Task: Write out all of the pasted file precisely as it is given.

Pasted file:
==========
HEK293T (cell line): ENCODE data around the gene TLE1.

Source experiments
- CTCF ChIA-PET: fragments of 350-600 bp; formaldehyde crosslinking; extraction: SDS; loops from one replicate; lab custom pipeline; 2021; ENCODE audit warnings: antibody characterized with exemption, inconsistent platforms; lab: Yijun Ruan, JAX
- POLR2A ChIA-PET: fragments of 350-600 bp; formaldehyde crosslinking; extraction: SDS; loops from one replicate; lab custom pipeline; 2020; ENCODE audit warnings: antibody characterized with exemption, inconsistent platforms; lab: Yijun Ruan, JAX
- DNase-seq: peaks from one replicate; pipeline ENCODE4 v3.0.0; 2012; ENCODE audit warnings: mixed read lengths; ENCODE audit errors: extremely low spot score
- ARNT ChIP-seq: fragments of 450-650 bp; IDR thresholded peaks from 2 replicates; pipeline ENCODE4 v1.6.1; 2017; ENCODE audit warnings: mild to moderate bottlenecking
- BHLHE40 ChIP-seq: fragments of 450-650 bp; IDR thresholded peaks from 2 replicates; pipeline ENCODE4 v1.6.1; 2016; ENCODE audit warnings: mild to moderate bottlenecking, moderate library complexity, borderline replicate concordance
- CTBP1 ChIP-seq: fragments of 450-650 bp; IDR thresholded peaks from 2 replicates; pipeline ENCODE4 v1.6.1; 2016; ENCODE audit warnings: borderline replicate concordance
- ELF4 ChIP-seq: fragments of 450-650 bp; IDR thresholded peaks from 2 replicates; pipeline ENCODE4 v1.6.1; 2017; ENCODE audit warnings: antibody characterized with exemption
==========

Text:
HEK293T (cell line): ENCODE data around the gene TLE1.

Source experiments
- CTCF ChIA-PET: fragments of 350-600 bp; formaldehyde crosslinking; extraction: SDS; loops from one replicate; lab custom pipeline; 2021; ENCODE audit warnings: antibody characterized with exemption, inconsistent platforms; lab: Yijun Ruan, JAX
- POLR2A ChIA-PET: fragments of 350-600 bp; formaldehyde crosslinking; extraction: SDS; loops from one replicate; lab custom pipeline; 2020; ENCODE audit warnings: antibody characterized with exemption, inconsistent platforms; lab: Yijun Ruan, JAX
- DNase-seq: peaks from one replicate; pipeline ENCODE4 v3.0.0; 2012; ENCODE audit warnings: mixed read lengths; ENCODE audit errors: extremely low spot score
- ARNT ChIP-seq: fragments of 450-650 bp; IDR thresholded peaks from 2 replicates; pipeline ENCODE4 v1.6.1; 2017; ENCODE audit warnings: mild to moderate bottlenecking
- BHLHE40 ChIP-seq: fragments of 450-650 bp; IDR thresholded peaks from 2 replicates; pipeline ENCODE4 v1.6.1; 2016; ENCODE audit warnings: mild to moderate bottlenecking, moderate library complexity, borderline replicate concordance
- CTBP1 ChIP-seq: fragments of 450-650 bp; IDR thresholded peaks from 2 replicates; pipeline ENCODE4 v1.6.1; 2016; ENCODE audit warnings: borderline replicate concordance
- ELF4 ChIP-seq: fragments of 450-650 bp; IDR thresholded peaks from 2 replicates; pipeline ENCODE4 v1.6.1; 2017; ENCODE audit warnings: antibody characterized with exemption